Breaking News
More () »

St. Louis judge denies request for special prosecutor in 3 potential death penalty cases

St. Louis Circuit Judge Elizabeth Hogan said Circuit Attorney Kim Gardner's office did not prove a conflict of interest in the cases
Credit: UPI
Kim Gardner, Circuit Attorney for the City of St. Louis, makes her remarks after touring the Medium Security Institution with other political leaders in St. Louis on Saturday, April 24, 2021. The facility, commonly referred to as the "Workhouse" is the second jail in the City of St. Louis, built in 1966 and has come under fire because of deplorable conditions. Jones, sworn in as Mayor on April 20, 2021, has vowed to close the facility within 100 days of her tenure. Photo by Bill Greenblatt/UPI

ST. LOUIS — A St. Louis judge Friday struck down Circuit Attorney Kimberly Gardner’s attempt at having a special prosecutor oversee the handling of three potential death penalty cases.

The cases include Phillip Cutler and Cornelius Green, who have been charged with the shooting death of Green’s pregnant girlfriend in 2016. Green was a principal at Carr Lane Visual and Performing Arts School. His girlfriend, Jocelyn Peters, 30, was seven months pregnant at the time.

The third case involves Ollie Lynch, who was charged with first-degree murder for three homicides in 2017. Police said his victims include Jeramee Ramey, 31, who was shot May 25, 2017 as well as Jalen Woods, 17, and Amber Green, 25, who were killed in the same shooting at a gas station along Union Boulevard. The pair were seated inside a car with five people.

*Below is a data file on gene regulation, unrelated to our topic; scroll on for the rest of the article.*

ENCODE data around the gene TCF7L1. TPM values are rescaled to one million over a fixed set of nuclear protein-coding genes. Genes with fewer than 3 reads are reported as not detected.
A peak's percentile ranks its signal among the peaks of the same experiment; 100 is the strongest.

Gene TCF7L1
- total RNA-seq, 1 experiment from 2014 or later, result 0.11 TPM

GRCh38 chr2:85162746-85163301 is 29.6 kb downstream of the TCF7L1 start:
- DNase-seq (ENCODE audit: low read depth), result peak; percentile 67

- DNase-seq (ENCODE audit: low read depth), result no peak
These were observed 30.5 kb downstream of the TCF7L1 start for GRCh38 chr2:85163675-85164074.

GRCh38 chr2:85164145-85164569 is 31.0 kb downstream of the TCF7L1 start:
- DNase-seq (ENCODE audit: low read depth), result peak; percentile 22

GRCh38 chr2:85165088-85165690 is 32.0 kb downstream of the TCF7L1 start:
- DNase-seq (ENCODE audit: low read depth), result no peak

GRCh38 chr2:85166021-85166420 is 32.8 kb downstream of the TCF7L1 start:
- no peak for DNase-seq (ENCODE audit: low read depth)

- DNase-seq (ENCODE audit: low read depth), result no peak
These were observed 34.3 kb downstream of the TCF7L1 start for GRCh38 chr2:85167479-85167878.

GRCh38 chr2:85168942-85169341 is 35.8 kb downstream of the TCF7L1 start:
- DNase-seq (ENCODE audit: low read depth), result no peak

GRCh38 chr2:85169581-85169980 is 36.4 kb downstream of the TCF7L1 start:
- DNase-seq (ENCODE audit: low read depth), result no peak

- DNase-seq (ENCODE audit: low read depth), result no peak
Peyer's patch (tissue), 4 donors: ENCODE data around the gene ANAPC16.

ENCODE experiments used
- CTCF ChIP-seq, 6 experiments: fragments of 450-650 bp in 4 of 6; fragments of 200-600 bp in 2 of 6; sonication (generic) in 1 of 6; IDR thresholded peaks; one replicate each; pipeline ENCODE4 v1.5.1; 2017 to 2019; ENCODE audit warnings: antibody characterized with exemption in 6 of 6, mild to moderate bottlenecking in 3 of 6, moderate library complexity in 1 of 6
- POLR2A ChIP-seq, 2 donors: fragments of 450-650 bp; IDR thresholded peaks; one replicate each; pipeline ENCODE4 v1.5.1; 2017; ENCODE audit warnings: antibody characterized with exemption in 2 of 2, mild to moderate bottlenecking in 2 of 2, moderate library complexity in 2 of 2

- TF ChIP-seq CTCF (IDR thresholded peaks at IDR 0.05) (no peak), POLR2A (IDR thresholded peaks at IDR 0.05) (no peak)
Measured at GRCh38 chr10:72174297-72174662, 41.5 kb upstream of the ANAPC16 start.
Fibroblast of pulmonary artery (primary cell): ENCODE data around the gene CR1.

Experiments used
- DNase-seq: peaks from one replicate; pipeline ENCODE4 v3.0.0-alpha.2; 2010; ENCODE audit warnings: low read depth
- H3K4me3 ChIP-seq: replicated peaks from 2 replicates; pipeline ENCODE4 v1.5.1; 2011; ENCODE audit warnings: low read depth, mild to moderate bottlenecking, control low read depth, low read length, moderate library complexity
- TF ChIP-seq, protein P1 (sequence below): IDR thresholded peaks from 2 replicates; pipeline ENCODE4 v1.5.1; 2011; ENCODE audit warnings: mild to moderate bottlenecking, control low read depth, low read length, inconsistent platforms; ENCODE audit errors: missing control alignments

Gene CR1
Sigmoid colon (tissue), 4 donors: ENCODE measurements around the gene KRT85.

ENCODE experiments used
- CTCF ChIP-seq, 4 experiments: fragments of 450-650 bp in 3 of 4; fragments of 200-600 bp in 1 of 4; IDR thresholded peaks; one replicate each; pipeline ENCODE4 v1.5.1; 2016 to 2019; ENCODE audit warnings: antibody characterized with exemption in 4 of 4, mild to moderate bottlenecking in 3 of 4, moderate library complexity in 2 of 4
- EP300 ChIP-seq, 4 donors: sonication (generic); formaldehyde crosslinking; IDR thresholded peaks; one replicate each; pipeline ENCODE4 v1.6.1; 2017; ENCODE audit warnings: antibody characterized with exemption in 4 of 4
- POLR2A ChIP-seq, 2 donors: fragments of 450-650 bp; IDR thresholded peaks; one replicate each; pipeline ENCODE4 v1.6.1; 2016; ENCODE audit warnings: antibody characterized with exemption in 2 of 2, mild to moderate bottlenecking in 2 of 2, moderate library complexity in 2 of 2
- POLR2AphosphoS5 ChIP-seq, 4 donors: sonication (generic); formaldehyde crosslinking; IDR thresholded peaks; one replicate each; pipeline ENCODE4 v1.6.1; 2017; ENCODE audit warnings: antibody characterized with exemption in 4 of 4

Gardner’s office asked Judge Elizabeth Hogan to appoint a special prosecutor to the case, citing a potential conflict of interest.

In her ruling, Hogan cites a portion of the law, which “provides a mechanism for the state’s attorney to assist a prosecuting attorney in the discharge of her duties.”

“This appears to be the proper mechanism to procure assistance for a prosecuting attorney’s office that has no conflict of interest but is unable to handle its caseload, due to the pandemic, staff turnover, or any other reason,” Hogan wrote. “The Circuit Attorney has made no request for assistance … either to the governor or to the attorney general.

“The Court finds that it is without authority to appoint a special prosecutor in this matter.”

Gardner's spokeswoman declined to comment.

Hogan is the second St. Louis judge to rule against Gardner’s office in its quest for special prosecutors to handle homicide cases.

In September, Judge Michael Stelzer rejected Gardner’s motion to appoint a special prosecutor to handle the men charged with murdering retired St. Louis Police Capt. David Dorn. Dorn, 77, was fatally shot June 2, 2020 after interrupting the burglary of a pawn shop in The Ville neighborhood after riots about the murder of George Floyd erupted in St. Louis.

Hogan’s ruling against Gardner’s office is somewhat similar to Stelzer’s ruling.

In his ruling, Stelzer essentially wrote that statutory law and case law allows special prosecutors to be appointed under certain circumstances, but none of those circumstances apply in the Dorn case.

"The Circuit Attorney's motion does not set forth any factual basis for disqualification," Stelzer wrote. "At the hearing, the Circuit Attorney indicated that the 'conflict' was actually a staffing or time management issue within the Circuit Attorney's Office.

"Disqualification is a 'drastic response' to concerns that may be better addressed by case management tools, especially given the prosecutor's statutory duties to commence and prosecute the case."

In response to Stelzer’s ruling, Gardner’s office issued a statement, which read: “We're disappointed that Judge Stelzer chose to use his judicial direction to deny the people of the City of St. Louis the option of following prior precedent, which has included utilizing qualified prosecution resources of neighboring jurisdictions to address city prosecution needs. During this unprecedented pandemic, we have remained focused on public safety, and will continue to meet our duty to fairly and effectively prosecute cases.”

Before You Leave, Check This Out